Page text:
Posts Tagged ‘Irish folklore’

Here’s another Irish dragon legend for you.

Lig-Na-Paiste was a dragon who dwelt in a forest pool near the headwaters of the Owenreagh River. He managed to keep his head down when Saint Patrick banished all the serpents from Ireland, and so he lingered and waited. Eventually the saint died, and Lig-Na-Paiste figured this was his chance. He took up his evil ways and marauded across the countryside once again.

Of course, people cried out their woes when he ravaged their herds. Word of their troubles reached another holy man, Saint Murrough. After fasting and praying for nine days, Murrough received a divine message. He gathered three rods made out of green reeds and sought out the lair of Lig-Na-Paiste. The dragon thought he must be a sacrifice sent by the local people, and readily came out of his den.

Legends differ as to the details, but Murrough tricked Lig-Na-Paiste  into wearing the reed bands. He then prayed, and the reeds transformed into iron. The dragon struggled mightily, but he could not get free. He then tried his own trickery, begging Saint Murrough to put him in the water, where his power would be greater. He claimed, also, that humans had no power over him. The saint held steadfast and asserted that God had power over all living things, even a dragon.

By Saint Murrough’s prayer, Lig-Na-Paiste was banished downstream to farthest depth of Lough Foyle. He is still bound with iron bands. The people who live nearby often tell of strange forebodings when they are near the water. If there are waves without a source or flooding on the lake shore, it is thought that Lig-Na-Paiste is struggling to get free.

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The dragons of Irish legend were more associated with water than those of other lands. Ireland was dotted with peat bogs, right into modern times. Though no snakes were native to the island, the peat bogs were home to other wiggly creatures like eels. In addition, Ireland was surrounded by ocean, which is a mysterious realm ripe for magical beings. Thus the dragons of Irish imagination resembled gigantic, malevolent eels more than the winged, flying dragons we picture today.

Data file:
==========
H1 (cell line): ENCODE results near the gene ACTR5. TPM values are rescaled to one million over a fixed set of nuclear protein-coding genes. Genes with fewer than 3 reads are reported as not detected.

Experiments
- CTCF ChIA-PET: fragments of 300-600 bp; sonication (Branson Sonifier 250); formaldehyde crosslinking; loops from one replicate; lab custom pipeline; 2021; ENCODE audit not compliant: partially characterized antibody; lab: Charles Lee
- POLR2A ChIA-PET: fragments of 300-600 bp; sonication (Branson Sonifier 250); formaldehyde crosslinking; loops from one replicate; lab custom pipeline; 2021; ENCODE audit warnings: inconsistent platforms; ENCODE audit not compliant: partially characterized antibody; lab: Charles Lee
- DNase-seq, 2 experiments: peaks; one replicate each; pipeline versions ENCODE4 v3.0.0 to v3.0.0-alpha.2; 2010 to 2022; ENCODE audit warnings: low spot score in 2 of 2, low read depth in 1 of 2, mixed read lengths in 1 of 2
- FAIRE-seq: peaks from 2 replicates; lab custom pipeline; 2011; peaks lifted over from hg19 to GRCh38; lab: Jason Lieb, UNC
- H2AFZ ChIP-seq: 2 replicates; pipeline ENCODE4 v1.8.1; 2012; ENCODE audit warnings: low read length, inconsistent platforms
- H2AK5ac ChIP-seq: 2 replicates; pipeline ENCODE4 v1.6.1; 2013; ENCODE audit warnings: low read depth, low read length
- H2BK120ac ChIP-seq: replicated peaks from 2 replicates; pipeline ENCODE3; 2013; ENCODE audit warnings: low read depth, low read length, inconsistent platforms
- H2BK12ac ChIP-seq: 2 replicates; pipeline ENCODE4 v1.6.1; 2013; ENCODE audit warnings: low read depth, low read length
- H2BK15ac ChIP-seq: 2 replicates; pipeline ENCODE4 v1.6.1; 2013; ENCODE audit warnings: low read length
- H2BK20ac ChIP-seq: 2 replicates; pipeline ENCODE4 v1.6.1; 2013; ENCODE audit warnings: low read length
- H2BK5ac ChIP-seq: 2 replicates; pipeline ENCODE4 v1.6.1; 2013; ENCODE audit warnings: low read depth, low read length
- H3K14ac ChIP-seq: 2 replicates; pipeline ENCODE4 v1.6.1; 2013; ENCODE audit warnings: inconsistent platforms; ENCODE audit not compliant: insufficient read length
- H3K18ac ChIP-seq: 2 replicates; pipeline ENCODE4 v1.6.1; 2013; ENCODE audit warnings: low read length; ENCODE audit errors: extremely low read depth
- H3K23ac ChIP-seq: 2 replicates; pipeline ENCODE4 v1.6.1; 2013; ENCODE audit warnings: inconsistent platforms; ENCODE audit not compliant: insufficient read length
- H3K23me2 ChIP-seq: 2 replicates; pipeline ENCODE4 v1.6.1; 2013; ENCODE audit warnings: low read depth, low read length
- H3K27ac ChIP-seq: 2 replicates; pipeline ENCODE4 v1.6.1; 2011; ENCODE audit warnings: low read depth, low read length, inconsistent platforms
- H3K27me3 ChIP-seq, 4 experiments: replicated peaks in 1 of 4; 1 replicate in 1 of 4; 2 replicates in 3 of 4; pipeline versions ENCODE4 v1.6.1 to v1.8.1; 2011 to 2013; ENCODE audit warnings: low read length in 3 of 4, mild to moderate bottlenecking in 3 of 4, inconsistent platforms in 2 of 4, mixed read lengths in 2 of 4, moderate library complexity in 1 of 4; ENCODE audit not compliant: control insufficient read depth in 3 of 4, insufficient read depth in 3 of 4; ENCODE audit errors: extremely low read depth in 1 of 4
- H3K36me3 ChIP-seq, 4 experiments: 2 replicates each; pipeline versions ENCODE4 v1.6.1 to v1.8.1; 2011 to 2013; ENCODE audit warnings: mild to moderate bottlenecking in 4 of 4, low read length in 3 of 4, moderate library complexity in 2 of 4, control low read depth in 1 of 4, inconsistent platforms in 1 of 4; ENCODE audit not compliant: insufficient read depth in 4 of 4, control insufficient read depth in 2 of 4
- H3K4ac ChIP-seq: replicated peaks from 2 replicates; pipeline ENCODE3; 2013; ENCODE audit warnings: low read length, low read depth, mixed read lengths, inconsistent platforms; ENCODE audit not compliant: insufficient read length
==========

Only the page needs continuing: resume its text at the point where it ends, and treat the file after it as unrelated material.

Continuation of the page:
In pre-historic spirituality, dragons were a force of decay and the underworld. The bubbling stink of a peat bog would have fit right into this legend. The Irish word for dragon was piast or peist (anglicized as pest or beast). If you listened to every story, you might believe that piasts were very widespread in Ireland. Nearly every major hero fought one. Some legends, such as that of Fionn mac Cumhaill (anglicized as Finn MacCool) include lengthy boasts of the piasts and other hauntings he had put an end to.

More recent legends tell that Saint Patrick came to Ireland and banished all serpents in the name of God. It is thought by modern scholars that this reflects the change from the traditional folk religion to that of Christianity. This was probably a gradual process, and that is reflected in a few tales of piasts who lingered after the expulsion.

I’ll share one such folktale next Wednesday.



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